w/ LINDSAY LOU
TUE OCT 4
DOORS 6 | SHOW 7
Sierra Hull’s positively stellar career started early. That is, if you consider a Grand Ole Opry debut at age 10, called back to the famed stage a year later to perform with her hero and mentor Alison Krauss to be early. She played Carnegie Hall at 12; at 13 signed with Rounder Records and issued her debut, Secrets, and garnered the first of many nominations for Mandolin Player of the Year. She played the Kennedy Center at 16 and the next year became the first bluegrass musician to receive a Presidential Scholarship at the Berklee College of Music. As a 20-year-old, Hull played the White House.
It’s only a two-hour drive to Nashville from her tiny hometown hamlet of Byrdstown, Tennessee. Hull credits her family for paving the first few miles to Music Row. Her mother, holding her as a toddler, taught her to sing. She ran next door to hear Uncle Junior pick mandolin and1500 listened intently to the church choir on Sundays. Her Christmas gift- a full-sized fiddle- proved too daunting. While waiting for a smaller replacement, her father showed her some notes on the mandolin. Hull was hooked, soon known as the eight-year-old wowing the locals at bluegrass jams.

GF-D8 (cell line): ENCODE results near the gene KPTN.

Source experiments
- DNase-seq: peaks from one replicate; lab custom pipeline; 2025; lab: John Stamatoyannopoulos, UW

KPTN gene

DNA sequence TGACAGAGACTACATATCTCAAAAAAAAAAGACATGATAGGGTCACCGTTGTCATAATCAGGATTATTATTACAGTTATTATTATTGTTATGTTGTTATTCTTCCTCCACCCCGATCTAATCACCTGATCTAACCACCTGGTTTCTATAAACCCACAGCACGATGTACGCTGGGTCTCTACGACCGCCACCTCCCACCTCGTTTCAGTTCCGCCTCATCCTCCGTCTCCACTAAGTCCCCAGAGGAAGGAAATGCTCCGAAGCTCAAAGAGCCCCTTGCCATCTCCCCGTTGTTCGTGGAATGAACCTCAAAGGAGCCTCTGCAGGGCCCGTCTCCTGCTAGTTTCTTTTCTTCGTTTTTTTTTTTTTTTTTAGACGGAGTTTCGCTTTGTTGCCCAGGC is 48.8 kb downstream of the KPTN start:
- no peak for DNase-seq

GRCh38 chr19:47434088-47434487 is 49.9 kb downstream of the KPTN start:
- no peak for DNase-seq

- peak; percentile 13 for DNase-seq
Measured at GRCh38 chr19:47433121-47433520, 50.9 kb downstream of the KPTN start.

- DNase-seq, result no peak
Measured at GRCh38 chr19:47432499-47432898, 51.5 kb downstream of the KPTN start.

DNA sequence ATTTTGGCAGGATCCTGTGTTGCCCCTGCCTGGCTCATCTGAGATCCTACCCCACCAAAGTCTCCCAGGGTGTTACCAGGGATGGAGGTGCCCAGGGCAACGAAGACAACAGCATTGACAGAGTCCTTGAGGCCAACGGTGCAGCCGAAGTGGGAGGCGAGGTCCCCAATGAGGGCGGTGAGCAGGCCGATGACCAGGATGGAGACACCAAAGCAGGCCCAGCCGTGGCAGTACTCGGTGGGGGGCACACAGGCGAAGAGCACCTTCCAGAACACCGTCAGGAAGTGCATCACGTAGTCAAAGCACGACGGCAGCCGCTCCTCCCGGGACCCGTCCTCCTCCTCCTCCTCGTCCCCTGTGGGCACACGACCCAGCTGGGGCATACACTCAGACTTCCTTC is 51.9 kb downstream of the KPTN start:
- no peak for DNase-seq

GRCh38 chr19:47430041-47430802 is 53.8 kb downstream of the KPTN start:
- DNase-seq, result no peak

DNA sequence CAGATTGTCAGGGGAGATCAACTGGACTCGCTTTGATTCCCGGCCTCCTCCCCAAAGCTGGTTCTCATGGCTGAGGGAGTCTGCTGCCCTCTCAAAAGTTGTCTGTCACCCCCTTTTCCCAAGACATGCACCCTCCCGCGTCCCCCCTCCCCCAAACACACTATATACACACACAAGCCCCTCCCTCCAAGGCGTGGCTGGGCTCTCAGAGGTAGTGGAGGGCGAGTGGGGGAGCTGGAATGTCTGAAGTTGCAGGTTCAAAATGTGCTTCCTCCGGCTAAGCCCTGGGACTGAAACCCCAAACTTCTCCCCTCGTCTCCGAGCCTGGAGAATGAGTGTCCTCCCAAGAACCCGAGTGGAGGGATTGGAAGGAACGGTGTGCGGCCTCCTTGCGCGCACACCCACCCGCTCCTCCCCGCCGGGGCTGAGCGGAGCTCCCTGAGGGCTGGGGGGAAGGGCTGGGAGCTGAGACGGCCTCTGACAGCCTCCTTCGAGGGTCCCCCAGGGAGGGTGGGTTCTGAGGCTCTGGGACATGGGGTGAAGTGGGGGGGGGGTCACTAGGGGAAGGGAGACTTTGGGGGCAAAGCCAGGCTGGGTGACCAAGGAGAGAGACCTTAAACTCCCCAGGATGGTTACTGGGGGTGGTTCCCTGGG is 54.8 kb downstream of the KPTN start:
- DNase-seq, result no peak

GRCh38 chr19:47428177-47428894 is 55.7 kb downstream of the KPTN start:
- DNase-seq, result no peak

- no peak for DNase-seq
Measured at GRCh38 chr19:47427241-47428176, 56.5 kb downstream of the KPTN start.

She found inspiration in Krauss, Ricky Skaggs, and Sam Bush. And, just as importantly, affirmed her own sense of identity in the album covers of Rhonda Vincent, the queen of bluegrass. She heard the words of her parents, prepping her for life’s big moments yet to come, repeatedly instilling the mantra: Hard work, more than anything, will get you somewhere. It certainly did.